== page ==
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3 out of 3 people found the following review useful:
Balzac's "King Lear" Novel, 29 July 2006
Author: theowinthrop from United States
This was a reasonably good dramatization of Honore de Balzac's best
known novel PERE GORIOT (sometimes called OLD GORIOT). The story is
about a father (here Michael Goodliffe) who literally impoverishes
himself for his two selfish daughters. The old man keeps selling his
possessions whenever he hears that either of them need cash. The switch
here (over Shakespeare's Goneril and Regan) is that both daughters are
similarly using their money demands to try to keep the affections of
their less-than-caring husbands, and do (weakly) try to maintain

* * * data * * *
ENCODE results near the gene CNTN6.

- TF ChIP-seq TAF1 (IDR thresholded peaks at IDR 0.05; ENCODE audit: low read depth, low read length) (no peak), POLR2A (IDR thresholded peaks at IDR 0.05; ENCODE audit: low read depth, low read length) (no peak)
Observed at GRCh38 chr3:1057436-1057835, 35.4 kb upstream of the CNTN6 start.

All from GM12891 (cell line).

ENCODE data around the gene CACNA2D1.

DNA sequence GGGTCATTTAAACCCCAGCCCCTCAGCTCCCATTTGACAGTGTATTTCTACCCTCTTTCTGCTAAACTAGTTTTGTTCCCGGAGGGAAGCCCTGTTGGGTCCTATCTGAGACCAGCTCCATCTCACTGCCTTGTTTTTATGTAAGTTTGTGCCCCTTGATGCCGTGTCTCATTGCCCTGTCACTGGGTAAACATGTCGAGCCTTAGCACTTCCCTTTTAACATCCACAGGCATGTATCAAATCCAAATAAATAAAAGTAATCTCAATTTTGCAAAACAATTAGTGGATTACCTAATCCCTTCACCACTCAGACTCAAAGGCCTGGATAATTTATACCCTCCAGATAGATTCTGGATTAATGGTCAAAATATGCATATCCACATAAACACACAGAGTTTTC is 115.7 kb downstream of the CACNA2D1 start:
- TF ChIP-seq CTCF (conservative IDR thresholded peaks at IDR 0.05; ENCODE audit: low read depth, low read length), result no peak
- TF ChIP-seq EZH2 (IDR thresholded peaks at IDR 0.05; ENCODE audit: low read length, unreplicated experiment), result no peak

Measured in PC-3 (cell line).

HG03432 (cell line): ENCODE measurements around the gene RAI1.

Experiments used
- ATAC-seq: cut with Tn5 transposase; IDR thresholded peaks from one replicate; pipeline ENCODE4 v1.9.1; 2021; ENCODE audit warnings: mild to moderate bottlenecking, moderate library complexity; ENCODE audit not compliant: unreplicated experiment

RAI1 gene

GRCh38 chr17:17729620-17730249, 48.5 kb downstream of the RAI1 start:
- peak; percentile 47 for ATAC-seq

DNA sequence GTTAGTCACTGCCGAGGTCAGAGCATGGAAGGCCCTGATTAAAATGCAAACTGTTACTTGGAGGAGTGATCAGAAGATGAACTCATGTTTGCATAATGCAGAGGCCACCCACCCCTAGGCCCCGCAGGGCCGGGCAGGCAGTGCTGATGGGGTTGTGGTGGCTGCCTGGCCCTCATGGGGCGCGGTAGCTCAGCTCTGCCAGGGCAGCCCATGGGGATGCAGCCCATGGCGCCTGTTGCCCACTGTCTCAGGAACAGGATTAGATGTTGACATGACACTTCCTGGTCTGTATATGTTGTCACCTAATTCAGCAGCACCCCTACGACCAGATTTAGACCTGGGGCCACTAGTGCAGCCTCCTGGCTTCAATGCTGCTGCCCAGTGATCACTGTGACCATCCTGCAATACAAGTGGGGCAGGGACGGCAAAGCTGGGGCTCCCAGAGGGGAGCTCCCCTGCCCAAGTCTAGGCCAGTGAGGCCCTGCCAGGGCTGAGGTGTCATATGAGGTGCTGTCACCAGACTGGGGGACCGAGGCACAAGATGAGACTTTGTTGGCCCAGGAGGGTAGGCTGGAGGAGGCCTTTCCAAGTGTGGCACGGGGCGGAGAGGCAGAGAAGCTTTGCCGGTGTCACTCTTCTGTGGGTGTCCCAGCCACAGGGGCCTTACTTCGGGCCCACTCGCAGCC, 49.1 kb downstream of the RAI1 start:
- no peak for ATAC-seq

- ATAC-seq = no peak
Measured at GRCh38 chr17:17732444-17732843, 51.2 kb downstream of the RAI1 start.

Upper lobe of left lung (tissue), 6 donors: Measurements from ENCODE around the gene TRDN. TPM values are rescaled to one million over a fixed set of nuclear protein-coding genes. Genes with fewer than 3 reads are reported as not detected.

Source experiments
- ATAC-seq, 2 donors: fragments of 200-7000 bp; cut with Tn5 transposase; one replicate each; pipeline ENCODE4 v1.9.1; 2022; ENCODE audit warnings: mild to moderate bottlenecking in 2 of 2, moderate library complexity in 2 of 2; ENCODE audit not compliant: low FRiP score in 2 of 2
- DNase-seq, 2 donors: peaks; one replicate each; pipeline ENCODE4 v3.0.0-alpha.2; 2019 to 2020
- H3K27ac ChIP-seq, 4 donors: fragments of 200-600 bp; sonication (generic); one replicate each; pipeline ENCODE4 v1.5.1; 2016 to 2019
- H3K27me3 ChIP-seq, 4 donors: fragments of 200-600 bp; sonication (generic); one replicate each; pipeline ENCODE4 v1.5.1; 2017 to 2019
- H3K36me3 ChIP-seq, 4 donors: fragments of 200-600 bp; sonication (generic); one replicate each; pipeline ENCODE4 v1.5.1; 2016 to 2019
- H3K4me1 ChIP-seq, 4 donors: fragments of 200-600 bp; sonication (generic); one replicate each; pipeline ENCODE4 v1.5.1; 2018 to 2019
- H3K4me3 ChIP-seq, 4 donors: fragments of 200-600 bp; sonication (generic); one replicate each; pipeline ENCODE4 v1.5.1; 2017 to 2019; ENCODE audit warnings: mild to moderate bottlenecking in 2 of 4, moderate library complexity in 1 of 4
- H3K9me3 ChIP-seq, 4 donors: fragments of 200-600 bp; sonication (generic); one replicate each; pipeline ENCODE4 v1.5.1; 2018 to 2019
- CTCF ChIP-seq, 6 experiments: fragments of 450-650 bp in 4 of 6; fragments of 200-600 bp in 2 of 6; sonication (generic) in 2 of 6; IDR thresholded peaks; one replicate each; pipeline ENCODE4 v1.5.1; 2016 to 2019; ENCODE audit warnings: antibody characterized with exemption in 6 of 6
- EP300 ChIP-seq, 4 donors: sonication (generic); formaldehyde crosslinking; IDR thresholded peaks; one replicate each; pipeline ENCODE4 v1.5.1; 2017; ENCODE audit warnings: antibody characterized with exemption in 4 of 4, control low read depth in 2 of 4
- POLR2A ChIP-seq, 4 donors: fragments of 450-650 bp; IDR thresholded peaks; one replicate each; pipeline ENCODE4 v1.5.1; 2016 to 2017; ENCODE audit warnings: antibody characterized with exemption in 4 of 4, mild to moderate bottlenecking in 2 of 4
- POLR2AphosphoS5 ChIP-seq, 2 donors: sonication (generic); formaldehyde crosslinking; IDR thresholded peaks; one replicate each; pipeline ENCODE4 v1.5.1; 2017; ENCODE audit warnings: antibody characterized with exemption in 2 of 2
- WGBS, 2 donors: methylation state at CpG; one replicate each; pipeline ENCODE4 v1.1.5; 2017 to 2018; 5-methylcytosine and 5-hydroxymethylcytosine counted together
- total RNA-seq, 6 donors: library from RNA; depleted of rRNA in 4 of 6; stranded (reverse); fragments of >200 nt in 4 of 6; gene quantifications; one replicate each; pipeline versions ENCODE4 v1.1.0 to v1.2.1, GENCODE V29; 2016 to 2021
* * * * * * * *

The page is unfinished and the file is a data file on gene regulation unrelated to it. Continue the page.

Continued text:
affection for their father. Normally they can't.
In the meantime, Balzac traces the Parisian career of young Eugene de Rastignac (David Dundas), who is living in the same rooming house with Goriot. Rastignac is taken under the wing of the slightly sinister Vautrin (Andrew Keir), who takes a liking to him, and uses him in a scheme to snare a fortune - bearing heiress. The parallel regarding the two comparable father-child relationships is typical of Balzac's sense of irony.
The acting (from what I recall) was pretty good, especially Keir as Vautrin (a character based on the founder of the modern Surete, Vidocq, and the notorious criminal Lacenaire). It was above-average for one of the lesser "Masterpiece Theatre" programs. Not as good as their previous Balzac production: COUSIN BETTE with Margaret Tyzack, but worth watching.
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